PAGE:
Rocks and Gravel: the origin of “It takes a lot to laugh” but not really a Bob Dylan original

By Tony Attwood

This song is listed as a Bob Dylan composition, but I think this is a case of where there is a forerunner that is so close to Dylan’s in both music and lyrics that some acknowledgement (if not fulsome accreditation of a composer) should be given.

In this case Mance Lipscombe looks like being the main source, although there are others that some commentators have cited and I am not enough of a historian of the blues to say who got there first.

But even though the song was clearly a copy of another composer’s work it was most seriously considered for Freewheelin’ and was recorded both in the April and November sessions for that album.  It was even incorporated into the initial pressing of the album which was put out as a promotional foretaste of the final edition, but then removed when it came to the making of Freewheelin’.  So maybe someone complained about the copyright issue.  Or maybe they just decided it didn’t quite fit.

But back to the start, Mance Lipscombe recorded Rocks and Gravel Makes a Solid Road and it is on the still available album Trouble in Mind.

Also some of the lyrics come from Alabama Woman Blues by Scrapper Blackwell and Leroy Carr…

In Alabama Woman Blues you will find lines such as

Have you ever been down on that Mobil and K. C. line,
Have you ever been down on that Mobil and K. C. line?

Well I just wanna ask you,
If you seen that gal of mine.

and then later:

Don’t the clouds look lonesome across the deep blue sea,
Don’t the clouds look lonesome cross the deep blue sea,
Don’t my gal look good,
When she’s comin’ after me?

And of course this takes us onto “It takes a lot to laugh” a little later.

Here’s Bob’s version

And another variant…

and this includes the lyrics

Have you ever been down on that Mobil and K. C. line,
Have you ever been down on that Mobil and K. C. line?

Well I just wanna ask you,
If you seen that gal of mine,
Don’t the clouds look lonesome shining across the sea,
Don’t the clouds look lonesome shining across the sea,
Don’t my gal look good,
When she’s comin’ after me?

Here’s the other version recorded by Bob

Personally I adore this version (“Alternate Take”), and think it would have made a superb addition to Freewheelin’ although the correct citation of the composer would have been welcome.  And of course I am not having to think about what could have been dropped from that album to make way for this.

And just in case you are interested in Mance Lipscombe here is a film of him.  I can’t find an on line recording of him singing Rocks and Gravel, but it is on Spotify.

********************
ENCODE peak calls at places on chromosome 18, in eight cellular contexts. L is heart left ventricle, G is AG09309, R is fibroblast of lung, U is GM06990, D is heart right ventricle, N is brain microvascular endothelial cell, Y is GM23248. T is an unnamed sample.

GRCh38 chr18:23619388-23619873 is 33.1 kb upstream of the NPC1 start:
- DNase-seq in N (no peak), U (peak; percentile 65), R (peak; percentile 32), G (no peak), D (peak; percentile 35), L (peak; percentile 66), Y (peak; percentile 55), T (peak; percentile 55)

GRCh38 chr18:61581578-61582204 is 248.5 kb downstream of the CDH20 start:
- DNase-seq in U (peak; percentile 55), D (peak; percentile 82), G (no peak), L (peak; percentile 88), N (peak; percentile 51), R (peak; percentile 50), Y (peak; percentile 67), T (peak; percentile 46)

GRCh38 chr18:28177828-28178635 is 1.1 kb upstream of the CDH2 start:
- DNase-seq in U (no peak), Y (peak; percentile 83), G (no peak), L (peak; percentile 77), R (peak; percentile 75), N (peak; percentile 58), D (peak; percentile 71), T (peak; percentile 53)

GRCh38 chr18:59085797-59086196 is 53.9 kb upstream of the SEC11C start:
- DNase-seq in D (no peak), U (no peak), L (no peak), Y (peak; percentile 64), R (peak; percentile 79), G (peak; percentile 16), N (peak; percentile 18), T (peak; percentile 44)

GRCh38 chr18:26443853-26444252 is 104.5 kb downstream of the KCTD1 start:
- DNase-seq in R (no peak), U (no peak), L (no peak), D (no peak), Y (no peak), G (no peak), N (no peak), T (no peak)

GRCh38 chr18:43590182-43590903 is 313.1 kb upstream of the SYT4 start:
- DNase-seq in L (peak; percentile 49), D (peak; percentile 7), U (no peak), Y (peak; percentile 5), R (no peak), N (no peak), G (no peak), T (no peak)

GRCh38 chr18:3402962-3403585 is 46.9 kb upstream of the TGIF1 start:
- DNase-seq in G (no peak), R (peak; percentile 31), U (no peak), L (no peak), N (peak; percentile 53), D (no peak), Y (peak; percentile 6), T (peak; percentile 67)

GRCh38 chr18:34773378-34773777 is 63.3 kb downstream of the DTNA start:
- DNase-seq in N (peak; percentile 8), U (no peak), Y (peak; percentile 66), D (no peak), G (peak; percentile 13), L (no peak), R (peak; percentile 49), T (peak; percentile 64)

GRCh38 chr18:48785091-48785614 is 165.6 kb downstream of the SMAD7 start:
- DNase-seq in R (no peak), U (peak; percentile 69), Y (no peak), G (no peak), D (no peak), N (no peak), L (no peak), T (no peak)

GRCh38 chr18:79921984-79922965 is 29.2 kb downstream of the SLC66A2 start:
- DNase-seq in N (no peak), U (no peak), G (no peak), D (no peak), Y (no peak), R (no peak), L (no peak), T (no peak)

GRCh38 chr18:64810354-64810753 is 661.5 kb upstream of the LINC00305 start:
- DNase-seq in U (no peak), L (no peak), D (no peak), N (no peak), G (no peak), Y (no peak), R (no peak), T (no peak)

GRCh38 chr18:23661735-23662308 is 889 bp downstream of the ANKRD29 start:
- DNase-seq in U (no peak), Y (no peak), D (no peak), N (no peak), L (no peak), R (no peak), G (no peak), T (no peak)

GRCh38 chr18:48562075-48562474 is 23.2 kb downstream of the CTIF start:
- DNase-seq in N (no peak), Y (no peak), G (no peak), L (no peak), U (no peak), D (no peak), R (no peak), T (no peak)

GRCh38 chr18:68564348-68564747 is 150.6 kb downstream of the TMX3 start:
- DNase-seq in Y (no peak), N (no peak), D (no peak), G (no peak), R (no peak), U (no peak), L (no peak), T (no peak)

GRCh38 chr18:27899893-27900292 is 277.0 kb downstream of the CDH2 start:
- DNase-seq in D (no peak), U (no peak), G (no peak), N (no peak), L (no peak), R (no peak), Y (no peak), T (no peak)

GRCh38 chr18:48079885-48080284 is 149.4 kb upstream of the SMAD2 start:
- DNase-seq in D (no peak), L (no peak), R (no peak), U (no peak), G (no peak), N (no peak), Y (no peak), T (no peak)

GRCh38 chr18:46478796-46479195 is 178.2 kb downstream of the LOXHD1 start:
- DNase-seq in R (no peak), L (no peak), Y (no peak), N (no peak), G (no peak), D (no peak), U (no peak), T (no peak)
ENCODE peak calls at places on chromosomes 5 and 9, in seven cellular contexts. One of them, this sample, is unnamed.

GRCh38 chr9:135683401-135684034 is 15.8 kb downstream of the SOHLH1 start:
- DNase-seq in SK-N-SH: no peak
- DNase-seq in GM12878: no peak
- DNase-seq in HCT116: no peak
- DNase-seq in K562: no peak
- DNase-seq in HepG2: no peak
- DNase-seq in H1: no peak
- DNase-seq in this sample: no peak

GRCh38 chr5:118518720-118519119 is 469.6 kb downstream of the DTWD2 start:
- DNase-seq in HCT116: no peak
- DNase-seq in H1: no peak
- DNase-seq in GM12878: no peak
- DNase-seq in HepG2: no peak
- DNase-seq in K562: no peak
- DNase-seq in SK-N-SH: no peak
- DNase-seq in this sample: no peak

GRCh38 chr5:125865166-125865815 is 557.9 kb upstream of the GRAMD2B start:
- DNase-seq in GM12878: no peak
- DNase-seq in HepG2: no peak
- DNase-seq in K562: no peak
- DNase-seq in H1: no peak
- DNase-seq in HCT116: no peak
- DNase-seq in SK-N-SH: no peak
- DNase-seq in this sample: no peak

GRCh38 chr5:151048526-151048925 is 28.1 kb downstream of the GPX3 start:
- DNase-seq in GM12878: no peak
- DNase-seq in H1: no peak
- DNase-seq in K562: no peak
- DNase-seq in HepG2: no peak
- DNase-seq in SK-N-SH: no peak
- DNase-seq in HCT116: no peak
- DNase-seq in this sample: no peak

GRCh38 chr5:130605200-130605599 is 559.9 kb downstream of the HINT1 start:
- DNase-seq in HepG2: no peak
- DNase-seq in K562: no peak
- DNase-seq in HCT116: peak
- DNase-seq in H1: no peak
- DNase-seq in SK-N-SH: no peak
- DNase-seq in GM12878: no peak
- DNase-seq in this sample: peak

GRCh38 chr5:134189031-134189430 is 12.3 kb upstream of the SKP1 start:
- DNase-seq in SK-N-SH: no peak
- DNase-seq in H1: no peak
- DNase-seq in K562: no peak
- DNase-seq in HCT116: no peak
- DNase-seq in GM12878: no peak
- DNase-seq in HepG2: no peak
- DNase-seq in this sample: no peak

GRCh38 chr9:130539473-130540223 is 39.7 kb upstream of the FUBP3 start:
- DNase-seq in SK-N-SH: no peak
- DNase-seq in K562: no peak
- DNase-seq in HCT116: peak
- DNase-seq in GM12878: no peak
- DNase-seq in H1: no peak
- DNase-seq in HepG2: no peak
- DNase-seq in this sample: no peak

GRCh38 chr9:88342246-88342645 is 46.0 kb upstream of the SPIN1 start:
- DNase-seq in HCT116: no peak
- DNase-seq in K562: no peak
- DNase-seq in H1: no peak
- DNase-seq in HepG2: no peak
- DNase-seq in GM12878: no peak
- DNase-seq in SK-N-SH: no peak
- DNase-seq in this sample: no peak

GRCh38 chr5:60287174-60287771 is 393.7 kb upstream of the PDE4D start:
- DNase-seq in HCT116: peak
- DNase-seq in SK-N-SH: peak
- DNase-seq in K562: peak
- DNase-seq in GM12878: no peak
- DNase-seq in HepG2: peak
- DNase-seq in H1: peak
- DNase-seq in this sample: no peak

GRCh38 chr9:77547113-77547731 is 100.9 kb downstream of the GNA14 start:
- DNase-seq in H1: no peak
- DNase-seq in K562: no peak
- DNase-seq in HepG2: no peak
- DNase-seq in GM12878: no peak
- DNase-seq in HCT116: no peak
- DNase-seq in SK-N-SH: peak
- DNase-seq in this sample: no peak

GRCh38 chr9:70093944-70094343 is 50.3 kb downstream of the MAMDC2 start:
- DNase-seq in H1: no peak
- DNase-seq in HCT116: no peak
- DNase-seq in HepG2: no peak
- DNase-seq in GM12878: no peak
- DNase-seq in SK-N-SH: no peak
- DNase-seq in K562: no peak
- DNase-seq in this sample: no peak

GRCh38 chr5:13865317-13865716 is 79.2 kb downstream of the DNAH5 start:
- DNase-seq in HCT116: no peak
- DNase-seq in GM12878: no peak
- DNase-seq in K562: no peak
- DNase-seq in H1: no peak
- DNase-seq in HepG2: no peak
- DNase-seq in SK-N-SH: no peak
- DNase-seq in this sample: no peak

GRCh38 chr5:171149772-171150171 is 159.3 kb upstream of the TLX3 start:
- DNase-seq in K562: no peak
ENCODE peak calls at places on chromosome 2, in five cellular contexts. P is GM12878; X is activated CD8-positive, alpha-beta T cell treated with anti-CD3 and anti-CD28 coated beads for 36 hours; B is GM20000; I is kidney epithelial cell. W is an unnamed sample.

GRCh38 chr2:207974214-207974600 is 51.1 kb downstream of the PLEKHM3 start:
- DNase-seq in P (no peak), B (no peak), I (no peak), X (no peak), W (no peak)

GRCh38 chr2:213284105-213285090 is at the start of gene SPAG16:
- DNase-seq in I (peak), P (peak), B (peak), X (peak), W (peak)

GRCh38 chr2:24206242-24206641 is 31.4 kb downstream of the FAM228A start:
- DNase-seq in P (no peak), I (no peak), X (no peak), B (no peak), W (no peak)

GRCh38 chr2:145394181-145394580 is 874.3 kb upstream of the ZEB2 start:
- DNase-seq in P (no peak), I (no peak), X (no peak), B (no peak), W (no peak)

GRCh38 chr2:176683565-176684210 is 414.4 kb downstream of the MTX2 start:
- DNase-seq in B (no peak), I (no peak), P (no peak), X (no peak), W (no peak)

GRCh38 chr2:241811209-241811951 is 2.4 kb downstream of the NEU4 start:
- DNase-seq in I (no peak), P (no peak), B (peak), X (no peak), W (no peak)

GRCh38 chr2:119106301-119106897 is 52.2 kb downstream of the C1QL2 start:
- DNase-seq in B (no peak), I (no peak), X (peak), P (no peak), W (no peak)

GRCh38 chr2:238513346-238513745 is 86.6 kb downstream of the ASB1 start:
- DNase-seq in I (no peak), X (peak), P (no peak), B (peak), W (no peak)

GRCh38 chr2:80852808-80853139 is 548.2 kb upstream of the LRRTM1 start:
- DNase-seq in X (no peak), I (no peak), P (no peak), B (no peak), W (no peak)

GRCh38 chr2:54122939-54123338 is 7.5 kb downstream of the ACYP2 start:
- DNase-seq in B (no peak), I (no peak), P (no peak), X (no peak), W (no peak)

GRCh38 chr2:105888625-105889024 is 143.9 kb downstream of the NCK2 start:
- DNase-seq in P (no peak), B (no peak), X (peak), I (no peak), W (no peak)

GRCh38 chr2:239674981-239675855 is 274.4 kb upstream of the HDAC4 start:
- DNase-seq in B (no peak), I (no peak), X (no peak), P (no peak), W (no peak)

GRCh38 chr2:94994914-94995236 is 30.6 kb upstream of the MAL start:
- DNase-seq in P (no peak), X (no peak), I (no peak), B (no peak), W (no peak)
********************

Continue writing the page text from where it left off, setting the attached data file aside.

Dylan’s guitar playing, singing and absolute grasp of the blues as a form is astounding on these recordings, to the extent that in the end, (and particularly since the song was not included on the album), the issue of who wrote the song doesn’t matter.

But it is particularly interesting to consider the fact that at this stage Dylan had two overwhelming and rather contradictory influences on his writing: the folk tradition of Woody Guthrie and the folk songs all the way back to their Scottish and Irish origins, and the wide tradition of the blues.

These two traditions are incredibly, utterly, totally different, and yet here was the young Dylan mastering both to such a degree that he could play, sing, evolve and create songs in both traditions that are still very much worth hearing today.

The recordings of Rocks and Gravel really are something, and we can only be grateful that they survived.


What else is on the site

1: Over 450 reviews of Dylan songs.  There is an index to these in alphabetical order below on this page, and an index to the songs in the order they were written in the Chronology Pages.

2: The Chronology.  We’ve taken all the songs we can find recordings of and put them in the order they were written (as far as possible) not in the order they appeared on albums.  The chronology is more or less complete and is now linked to all the reviews on the site.  We have also recently started to produce overviews of Dylan’s work year by year.     The index to the chronologies is here.

3: Bob Dylan’s themes.  We publish a wide range of articles about Bob Dylan and his compositions.  There is an index here.  A second index lists the articles under the poets and poetic themes cited – you can find that here.

4:   The Discussion Group    We now have a discussion group “Untold Dylan” on Facebook.  Just type the phrase “Untold Dylan” in, on your Facebook page or follow this link 

5:  Bob Dylan’s creativity.   We’re fascinated in taking the study of Dylan’s creative approach further.  The index is in Dylan’s Creativity.

6: You might also like: A classification of Bob Dylan’s songs and partial Index to Dylan’s Best Opening Lines

And please do note   The Bob Dylan Project, which lists every Dylan song in alphabetical order, and has links to licensed recordings and performances by Dylan and by other artists, is starting to link back to our reviews.



  1. The first version of Rocks and Gravel is on the vinyl bootleg Talkin’ Bear Mountain Massacre Picnic Blues, side 1, track 5, Trade Mark of Quality, 1971

    Also: Rocks and Gravel, same version, is on vinyl bootleg Ode To Barbara Allen, Kornyforn, 1974

  2. It’s common knowledge Bob has used and still does use bits and pieces of older songs.look at rollin & tumbling.he changed a few words and puts his name on the credits.

  3. Indeed – that is a theme we have explored extensively on this site – you’ll find details within many of the reviews we have published.

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